'We are delighted to be able to offer visitors to the Gardens the additional bonus of entry to the magnificent Kew Palace and Royal Kitchens exhibit at no extra cost from April. A ticket to Kew Gardens will not only allow you to enjoy the beauty of spring flowering, but will also give you the chance to step back in time and experience Kew’s royal past.'
Paul Gray, Palaces Group Director at HRP, said:
'We are delighted and excited to partner with Royal Botanic Gardens, Kew over entry to the Royal Gardens and Royal buildings. Visitors will now be able to enjoy the gardens, palace, royal kitchens and Queen Charlotte’s Cottage as one royal experience, just as Princess Augusta and her son George III would have done.'
So this spring come and experience four Royal venues with just one ticket - Kew Gardens, Kew Palace, the Royal Kitchens and Queen Charlotte’s Cottage all await!
Notes to Editors
For information and images on Royal Botanic Gardens, Kew please contact Rajveer Sihota on 020 8332 5607 or email@example.com
Kew Gardens visitor information:
28 March to 27 Aug 2013, 09.30 to 18.30 Monday to Friday, 19.30 on weekends and bank holidays (last entry to the Gardens, the glasshouses, galleries and the Xstrata Treetop Walkway is 30 minutes before closing.)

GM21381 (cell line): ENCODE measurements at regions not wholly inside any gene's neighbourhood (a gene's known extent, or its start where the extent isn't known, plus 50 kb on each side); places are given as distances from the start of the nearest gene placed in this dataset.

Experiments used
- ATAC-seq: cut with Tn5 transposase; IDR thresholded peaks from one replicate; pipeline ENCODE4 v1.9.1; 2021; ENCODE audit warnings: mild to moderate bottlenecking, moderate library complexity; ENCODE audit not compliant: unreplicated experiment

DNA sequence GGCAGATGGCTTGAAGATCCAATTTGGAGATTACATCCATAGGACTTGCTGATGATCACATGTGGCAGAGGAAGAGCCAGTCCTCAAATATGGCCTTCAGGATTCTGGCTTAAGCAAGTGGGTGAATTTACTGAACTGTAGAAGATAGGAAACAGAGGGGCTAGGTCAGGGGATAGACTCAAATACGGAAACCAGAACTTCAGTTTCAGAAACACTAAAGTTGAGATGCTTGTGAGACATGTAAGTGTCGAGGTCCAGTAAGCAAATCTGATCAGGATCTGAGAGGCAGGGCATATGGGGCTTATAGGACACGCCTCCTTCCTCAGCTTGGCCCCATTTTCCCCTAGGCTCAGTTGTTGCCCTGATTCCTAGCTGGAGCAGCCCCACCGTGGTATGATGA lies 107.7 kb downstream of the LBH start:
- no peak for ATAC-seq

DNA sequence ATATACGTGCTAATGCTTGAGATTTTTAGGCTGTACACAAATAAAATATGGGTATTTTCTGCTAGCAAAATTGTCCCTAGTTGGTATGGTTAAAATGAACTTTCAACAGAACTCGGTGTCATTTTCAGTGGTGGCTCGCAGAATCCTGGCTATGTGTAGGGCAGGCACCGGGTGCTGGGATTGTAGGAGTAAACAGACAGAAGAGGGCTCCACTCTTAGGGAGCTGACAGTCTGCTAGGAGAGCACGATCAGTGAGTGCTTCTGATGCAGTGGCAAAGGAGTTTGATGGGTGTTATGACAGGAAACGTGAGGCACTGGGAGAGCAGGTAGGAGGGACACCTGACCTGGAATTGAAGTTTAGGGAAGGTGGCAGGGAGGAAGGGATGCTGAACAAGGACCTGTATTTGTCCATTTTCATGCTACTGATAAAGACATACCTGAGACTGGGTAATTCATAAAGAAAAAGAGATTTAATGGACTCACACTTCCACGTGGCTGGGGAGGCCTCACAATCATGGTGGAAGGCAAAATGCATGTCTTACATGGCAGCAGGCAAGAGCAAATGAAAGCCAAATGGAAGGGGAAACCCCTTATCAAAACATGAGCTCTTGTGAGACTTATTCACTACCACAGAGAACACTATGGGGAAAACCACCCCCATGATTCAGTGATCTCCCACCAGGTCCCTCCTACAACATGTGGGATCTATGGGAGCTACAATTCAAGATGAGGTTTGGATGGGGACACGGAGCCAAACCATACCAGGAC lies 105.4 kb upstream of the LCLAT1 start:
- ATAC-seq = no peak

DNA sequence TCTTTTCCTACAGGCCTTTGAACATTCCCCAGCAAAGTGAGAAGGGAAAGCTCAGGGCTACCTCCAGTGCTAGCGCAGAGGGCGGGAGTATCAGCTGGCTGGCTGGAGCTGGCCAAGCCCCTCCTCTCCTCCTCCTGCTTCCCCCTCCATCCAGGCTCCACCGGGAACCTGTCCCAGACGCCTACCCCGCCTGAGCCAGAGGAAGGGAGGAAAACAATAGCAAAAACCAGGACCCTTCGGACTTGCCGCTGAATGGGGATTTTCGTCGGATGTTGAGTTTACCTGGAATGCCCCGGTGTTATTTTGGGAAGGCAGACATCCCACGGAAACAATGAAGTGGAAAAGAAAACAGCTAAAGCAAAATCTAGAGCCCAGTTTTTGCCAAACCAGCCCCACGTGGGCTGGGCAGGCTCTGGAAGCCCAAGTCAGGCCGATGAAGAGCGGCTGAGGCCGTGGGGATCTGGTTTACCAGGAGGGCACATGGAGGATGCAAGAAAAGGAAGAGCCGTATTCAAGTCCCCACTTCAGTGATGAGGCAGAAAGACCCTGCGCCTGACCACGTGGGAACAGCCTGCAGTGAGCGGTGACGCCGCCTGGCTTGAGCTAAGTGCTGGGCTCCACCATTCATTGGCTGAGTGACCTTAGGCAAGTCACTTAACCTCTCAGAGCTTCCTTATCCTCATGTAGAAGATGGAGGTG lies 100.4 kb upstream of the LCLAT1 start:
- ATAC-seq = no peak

Adults £16.00, Concessions £14.00 (prices include £1.50 voluntary Gift Aid donation), free for children under 17 (with an adult).
Kew Palace and Royal Kitchens opening times:
Open from 28 March to 29 September 2013, Monday to Sundays 0930 to 1730 (last admission 1700)
Queen Charlotte’s Cottage opening times:
Open from 28 March to 29 September 2013, weekends only 1000 to 1600 (last admission 1530)
A short history of Kew Palace:
Built in 1631 for Samuel Fortrey, a Flemish merchant, Kew Palace was originally known as the Dutch House. George II acquired the palace in 1729 as a suitable lodging for his three daughters. A year later his son, Frederick, Prince of Wales arrived in England from Germany beginning his and his wife Augusta’s, long connection with Kew.